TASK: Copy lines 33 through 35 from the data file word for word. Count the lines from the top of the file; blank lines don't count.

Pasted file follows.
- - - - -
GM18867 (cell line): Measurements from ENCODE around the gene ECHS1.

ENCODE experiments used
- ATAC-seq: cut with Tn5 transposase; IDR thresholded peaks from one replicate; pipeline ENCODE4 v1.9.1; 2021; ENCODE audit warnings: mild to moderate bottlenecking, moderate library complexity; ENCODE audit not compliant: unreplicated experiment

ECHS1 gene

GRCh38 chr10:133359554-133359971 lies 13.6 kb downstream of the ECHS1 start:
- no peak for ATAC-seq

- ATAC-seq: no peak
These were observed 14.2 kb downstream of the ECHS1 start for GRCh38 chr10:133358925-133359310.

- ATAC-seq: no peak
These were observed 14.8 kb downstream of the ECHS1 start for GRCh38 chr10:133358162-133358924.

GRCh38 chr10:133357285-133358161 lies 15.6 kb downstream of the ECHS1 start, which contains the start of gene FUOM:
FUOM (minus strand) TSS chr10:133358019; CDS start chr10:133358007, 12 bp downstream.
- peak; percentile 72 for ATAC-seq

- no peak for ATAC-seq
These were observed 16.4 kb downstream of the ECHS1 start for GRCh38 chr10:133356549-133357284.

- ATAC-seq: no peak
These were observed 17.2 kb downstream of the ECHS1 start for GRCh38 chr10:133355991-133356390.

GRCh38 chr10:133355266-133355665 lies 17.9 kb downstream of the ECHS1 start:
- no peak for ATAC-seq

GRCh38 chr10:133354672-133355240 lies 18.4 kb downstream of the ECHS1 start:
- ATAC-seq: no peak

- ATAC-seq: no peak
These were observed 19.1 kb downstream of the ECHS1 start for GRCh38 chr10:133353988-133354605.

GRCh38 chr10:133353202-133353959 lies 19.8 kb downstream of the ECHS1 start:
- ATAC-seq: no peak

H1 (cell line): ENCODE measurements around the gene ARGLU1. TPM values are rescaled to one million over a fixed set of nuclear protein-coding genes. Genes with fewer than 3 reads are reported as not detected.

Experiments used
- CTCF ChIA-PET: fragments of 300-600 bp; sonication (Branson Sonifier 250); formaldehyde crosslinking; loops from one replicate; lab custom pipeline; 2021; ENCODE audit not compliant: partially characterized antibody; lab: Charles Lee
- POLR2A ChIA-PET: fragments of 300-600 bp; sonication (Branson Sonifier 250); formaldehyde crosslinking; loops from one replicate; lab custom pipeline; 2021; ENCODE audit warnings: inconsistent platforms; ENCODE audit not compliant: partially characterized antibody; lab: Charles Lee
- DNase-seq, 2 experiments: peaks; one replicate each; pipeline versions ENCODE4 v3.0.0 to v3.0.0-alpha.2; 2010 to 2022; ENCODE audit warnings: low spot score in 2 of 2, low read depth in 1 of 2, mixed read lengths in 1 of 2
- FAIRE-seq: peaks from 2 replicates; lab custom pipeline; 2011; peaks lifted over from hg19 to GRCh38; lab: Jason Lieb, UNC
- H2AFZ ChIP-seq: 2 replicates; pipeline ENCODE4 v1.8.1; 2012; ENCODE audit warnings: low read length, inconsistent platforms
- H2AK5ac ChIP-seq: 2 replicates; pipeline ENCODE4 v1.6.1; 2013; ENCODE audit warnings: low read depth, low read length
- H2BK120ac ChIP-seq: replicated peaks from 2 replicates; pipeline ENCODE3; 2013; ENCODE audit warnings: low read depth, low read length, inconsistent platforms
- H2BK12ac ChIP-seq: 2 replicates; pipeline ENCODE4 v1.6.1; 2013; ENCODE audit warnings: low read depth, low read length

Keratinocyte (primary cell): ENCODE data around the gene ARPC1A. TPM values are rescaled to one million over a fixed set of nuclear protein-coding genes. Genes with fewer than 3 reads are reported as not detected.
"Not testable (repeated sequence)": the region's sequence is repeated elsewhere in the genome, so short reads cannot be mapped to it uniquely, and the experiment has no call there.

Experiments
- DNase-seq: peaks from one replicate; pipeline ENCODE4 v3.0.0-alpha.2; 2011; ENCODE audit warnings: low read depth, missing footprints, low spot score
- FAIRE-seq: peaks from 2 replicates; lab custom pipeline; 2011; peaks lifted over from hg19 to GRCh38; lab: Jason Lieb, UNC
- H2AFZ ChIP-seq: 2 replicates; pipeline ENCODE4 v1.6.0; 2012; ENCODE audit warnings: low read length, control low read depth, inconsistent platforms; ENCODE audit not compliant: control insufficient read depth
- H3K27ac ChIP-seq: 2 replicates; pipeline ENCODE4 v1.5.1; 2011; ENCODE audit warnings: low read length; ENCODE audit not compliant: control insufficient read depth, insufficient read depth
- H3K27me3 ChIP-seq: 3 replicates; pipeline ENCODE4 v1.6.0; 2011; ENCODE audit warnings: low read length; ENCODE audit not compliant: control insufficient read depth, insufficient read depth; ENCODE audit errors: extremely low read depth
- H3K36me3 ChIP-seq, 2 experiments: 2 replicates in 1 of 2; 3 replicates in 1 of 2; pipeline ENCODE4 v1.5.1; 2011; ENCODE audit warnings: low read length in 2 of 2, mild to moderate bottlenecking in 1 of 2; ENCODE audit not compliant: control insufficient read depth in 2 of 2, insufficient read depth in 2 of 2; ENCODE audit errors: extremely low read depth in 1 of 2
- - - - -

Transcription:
- H2AK5ac ChIP-seq: 2 replicates; pipeline ENCODE4 v1.6.1; 2013; ENCODE audit warnings: low read depth, low read length
- H2BK120ac ChIP-seq: replicated peaks from 2 replicates; pipeline ENCODE3; 2013; ENCODE audit warnings: low read depth, low read length, inconsistent platforms
- H2BK12ac ChIP-seq: 2 replicates; pipeline ENCODE4 v1.6.1; 2013; ENCODE audit warnings: low read depth, low read length